For example, there was a drug shortage for the anti-cancer drug Doxil. Thankfully, we had invested in regulatory science for this type of drug product several years prior and were able to use the results from that research to inform the appropriate development and evaluation of this drug to ensure a generic product became available more quickly and was able to mitigate the drug shortage.
What are locally acting products?
Locally acting products are applied directly to the skin or mucous membranes (the soft, moist areas just inside the openings to the body), for example, nasal passages.
Is there a lack of efficient bioequivalent methods for locally acting drugs?
Yes, because the science is challenging and each product may have a different delivery method. It is very difficult to determine an appropriate way to demonstrate bioequivalence for products that you apply to the skin or directly to the eye, or inhale. For example, many Americans use inhalation therapy for asthma. None of these inhaled products are available as a generic at this time. So that’s an obvious gap in access to more affordable generic drug products.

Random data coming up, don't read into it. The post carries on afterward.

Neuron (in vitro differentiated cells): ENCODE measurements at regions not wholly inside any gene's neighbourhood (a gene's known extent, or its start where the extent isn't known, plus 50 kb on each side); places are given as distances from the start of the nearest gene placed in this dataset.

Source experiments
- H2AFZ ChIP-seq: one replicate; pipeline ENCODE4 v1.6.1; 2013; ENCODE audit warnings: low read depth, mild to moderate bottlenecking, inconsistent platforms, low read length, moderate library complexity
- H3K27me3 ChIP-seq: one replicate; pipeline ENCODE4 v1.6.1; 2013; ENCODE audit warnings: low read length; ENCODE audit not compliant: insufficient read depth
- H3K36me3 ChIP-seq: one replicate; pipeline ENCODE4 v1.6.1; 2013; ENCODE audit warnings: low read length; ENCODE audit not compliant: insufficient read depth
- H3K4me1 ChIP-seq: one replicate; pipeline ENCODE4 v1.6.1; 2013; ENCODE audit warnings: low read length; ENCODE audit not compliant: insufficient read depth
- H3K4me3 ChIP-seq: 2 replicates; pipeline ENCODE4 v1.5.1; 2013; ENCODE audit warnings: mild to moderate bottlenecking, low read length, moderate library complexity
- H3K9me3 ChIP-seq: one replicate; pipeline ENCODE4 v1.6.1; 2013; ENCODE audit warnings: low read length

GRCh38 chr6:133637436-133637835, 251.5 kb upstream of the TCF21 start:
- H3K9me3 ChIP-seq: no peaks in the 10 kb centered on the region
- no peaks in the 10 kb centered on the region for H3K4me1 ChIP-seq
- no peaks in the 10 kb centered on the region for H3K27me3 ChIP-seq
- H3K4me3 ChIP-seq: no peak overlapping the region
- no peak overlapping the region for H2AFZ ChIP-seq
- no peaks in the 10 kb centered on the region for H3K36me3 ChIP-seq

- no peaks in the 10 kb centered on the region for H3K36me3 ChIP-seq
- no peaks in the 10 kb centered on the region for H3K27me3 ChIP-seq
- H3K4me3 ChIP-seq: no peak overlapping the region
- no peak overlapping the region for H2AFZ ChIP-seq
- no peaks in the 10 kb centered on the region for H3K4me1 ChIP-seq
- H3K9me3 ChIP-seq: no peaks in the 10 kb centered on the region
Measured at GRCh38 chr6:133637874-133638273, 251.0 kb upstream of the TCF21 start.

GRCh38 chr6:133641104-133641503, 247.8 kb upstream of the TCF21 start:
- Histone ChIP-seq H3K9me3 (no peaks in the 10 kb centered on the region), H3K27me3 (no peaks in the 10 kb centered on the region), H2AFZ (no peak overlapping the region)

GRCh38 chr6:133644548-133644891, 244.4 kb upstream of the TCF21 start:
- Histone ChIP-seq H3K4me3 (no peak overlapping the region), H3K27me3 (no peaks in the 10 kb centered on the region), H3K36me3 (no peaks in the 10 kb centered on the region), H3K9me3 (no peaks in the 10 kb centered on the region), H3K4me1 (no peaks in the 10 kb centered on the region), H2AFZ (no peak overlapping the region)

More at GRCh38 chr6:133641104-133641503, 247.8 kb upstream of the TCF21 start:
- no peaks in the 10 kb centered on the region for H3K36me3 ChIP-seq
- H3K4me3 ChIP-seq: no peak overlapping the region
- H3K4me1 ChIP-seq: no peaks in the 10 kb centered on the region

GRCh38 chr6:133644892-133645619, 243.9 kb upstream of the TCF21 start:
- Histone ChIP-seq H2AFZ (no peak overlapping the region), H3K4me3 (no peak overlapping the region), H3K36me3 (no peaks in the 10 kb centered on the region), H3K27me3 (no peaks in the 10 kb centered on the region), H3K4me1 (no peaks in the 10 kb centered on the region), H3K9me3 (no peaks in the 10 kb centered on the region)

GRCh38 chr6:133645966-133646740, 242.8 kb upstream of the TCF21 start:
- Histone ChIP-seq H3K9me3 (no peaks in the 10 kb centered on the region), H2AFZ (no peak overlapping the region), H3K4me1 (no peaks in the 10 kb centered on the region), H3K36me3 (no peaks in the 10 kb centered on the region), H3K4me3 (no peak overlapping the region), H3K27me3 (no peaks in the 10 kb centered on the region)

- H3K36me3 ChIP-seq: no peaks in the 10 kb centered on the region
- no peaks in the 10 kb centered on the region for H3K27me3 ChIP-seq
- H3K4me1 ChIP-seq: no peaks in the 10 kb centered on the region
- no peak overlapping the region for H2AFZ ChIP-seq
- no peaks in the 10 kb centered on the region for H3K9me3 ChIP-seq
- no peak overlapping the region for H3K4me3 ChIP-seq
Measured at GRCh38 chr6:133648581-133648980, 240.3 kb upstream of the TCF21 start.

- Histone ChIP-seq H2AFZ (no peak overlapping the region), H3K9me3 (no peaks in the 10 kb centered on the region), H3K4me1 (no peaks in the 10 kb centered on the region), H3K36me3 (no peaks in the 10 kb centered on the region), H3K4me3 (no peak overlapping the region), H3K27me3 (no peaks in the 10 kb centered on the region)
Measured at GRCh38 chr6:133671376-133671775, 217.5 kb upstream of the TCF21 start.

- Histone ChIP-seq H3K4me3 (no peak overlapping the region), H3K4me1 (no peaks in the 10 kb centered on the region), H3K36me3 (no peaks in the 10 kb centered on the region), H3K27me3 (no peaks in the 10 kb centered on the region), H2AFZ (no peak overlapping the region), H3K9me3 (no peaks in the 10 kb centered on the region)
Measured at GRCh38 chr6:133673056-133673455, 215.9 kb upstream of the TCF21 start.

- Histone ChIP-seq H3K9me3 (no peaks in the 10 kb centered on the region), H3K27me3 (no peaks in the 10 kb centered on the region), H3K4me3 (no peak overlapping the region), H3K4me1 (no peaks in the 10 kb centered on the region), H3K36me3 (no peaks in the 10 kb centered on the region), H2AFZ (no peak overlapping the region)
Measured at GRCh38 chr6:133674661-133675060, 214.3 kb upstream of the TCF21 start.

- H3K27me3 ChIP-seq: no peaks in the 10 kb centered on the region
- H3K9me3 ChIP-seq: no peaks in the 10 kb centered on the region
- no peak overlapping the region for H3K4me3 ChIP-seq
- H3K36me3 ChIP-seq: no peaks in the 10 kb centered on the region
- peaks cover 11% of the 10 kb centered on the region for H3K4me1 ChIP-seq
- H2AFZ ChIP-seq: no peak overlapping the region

To check the bioequivalence of tablets and capsules taken by mouth, we typically measure the concentration of drugs in the blood after taking the product. Using the same study for an inhalation product presents different challenges. You have to answer questions about the product and the device. Did the drug land in the right place in the lung? Can patients use the generic device just as effectively as the brand-name device?
What type of advancements would you like to see in this area?